Thursday, February 17, 2011

The Problem with Bank Stress Tests: Regulators

Bloomberg reported on the stress tests currently being conducted by the Fed.  As readers of this blog know, although the stress tests have not been completed, the results of these stress tests are already known.   Most, if not all, of the 19 Too Big to Fail US banks will be allowed to resume paying dividends and the global standard for acceptable capital levels will have been set.

But knowing the results gets us ahead of the story.  [emphasis added]
The banks stress-tested the performance of their loans, securities, earnings, and capital against at least three possible economic outcomes as part of a broader capital-planning exercise.
Since the banks ran the tests, why would any market participant trust the results?
... The Federal Reserve ordered the 19 largest U.S. banks to test their capital levels against a scenario of renewed recession ... “They’re essentially saying, ‘Before you start returning capital to shareholders, let’s make sure banks’ capital bases are strong enough to withstand a double-dip scenario,’ ” said Jonathan Hatcher, a credit strategist specializing in banks at New York-based Jefferies Group Inc. Regulators don’t want to see banks “come crawling back for help later,” he said.
....The Fed has told banks that it expects dividends and share buybacks to be “conservative” and allow for “significant accretion of capital,” according to a November notice. Some capital payout plans may be rejected as “inappropriate,” the notice said.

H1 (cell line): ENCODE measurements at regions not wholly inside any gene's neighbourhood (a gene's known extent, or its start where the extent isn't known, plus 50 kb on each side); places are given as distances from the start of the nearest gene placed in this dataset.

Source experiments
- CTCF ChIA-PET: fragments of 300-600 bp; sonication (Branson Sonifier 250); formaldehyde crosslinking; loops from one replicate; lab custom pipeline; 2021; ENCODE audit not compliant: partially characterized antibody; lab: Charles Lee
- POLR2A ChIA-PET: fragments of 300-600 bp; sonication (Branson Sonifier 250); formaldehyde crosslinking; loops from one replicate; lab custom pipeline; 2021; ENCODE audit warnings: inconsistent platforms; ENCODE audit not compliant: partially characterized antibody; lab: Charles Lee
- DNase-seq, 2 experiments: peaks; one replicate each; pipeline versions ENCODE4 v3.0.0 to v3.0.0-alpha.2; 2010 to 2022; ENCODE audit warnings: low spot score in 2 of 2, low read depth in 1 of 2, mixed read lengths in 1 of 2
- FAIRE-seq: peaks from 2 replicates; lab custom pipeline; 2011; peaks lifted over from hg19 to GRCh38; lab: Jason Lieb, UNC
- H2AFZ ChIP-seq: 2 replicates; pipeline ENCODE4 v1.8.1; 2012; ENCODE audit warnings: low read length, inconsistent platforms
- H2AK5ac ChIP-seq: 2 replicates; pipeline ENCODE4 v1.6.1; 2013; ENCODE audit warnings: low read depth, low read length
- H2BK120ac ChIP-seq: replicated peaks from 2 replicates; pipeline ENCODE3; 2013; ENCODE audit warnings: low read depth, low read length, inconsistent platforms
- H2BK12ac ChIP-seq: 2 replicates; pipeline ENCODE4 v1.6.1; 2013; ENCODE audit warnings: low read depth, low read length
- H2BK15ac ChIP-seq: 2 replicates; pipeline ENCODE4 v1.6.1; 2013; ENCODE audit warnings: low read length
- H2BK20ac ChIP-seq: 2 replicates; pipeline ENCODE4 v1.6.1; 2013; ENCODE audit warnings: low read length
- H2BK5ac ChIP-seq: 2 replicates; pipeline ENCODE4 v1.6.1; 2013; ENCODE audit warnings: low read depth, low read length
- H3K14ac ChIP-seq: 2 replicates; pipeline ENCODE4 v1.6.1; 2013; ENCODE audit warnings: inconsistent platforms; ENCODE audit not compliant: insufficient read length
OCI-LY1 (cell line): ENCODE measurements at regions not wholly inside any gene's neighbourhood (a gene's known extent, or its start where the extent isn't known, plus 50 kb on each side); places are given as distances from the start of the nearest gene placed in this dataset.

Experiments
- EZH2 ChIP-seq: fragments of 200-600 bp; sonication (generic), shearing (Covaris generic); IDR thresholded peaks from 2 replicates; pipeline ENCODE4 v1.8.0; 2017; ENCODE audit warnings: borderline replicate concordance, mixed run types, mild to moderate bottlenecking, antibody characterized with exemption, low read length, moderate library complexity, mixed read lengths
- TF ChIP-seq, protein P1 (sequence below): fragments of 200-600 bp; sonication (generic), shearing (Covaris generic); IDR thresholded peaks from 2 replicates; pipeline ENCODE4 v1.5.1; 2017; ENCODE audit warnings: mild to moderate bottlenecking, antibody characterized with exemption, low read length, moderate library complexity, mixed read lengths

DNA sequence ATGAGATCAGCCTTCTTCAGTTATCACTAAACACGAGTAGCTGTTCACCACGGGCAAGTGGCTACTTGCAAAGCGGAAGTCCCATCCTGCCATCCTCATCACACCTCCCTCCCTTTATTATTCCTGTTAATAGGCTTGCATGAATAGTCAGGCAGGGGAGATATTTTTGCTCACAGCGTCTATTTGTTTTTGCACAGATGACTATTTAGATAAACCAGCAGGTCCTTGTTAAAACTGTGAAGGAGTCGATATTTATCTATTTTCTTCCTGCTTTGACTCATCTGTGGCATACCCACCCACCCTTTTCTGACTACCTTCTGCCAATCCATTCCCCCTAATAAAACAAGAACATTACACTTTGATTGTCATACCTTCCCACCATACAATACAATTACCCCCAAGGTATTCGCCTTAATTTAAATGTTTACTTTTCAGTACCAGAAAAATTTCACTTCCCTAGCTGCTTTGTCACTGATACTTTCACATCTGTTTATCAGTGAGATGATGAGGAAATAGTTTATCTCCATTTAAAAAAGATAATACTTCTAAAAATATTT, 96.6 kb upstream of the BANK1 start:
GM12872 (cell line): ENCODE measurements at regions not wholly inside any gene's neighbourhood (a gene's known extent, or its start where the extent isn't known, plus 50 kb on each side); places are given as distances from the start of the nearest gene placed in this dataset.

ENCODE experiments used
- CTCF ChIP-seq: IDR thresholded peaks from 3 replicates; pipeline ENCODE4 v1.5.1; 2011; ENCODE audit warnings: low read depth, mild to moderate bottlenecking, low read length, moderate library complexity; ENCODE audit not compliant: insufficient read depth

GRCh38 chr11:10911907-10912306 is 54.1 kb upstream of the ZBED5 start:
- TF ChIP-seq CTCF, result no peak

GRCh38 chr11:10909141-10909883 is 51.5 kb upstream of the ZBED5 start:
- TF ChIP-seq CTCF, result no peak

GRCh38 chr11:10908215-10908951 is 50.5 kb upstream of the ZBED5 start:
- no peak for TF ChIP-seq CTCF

Before capital is returned to investors wouldn't it be a good time to let the market determine if these banks are solvent (the value of their assets exceeds their liabilities)?
The review “allows our supervisors to compare the progress made by each firm in developing a rigorous internal analysis of its capital needs, with its own idiosyncratic characteristics and risks, as well as to see how the firms would fare under a standardized adverse scenario developed by our economists,” Fed Governor Daniel Tarullo said in an e-mail.
Maybe Fed Governor Tarullo forgot that the market does not care what the Fed supervisors and economists think.  They had their chance before the credit crisis to show they knew what they were doing.  They were not up to the task.

One of the lessons of the credit crisis is that investors have to do their own homework and not rely on third parties like Rating Agencies or the Fed to do their homework for them.
.... Banks will also have to consider how many faulty mortgages investors may ask them to take back into their portfolios. Standard & Poor’s Corp. estimates mortgage buybacks could cost the industry as much as $60 billion.
Can you say $1 trillion?

After all, every deal that did not have the mortgages transferred to the trustee as described in the pooling and servicing agreement is subject to being repurchased.  While the failure to convey the mortgages to the trusts might not be fraud, it looks like it violates the representation that the mortgages would be put into a trust for the investors.

In addition, as Allstate shows in its lawsuit with JP Morgan, there are also representation and warranty claims based on the difference between what the prospectus claimed was the quality of the underlying collateral and what the quality actually was.
As part of the most recent capital exam, regulators have made one of the largest data requests in Fed history, outside of normal regulatory reporting, asking banks for information about their securities, loans and other holdings. This will give the Fed the ability to check and even challenge the assumptions banks make about their portfolios.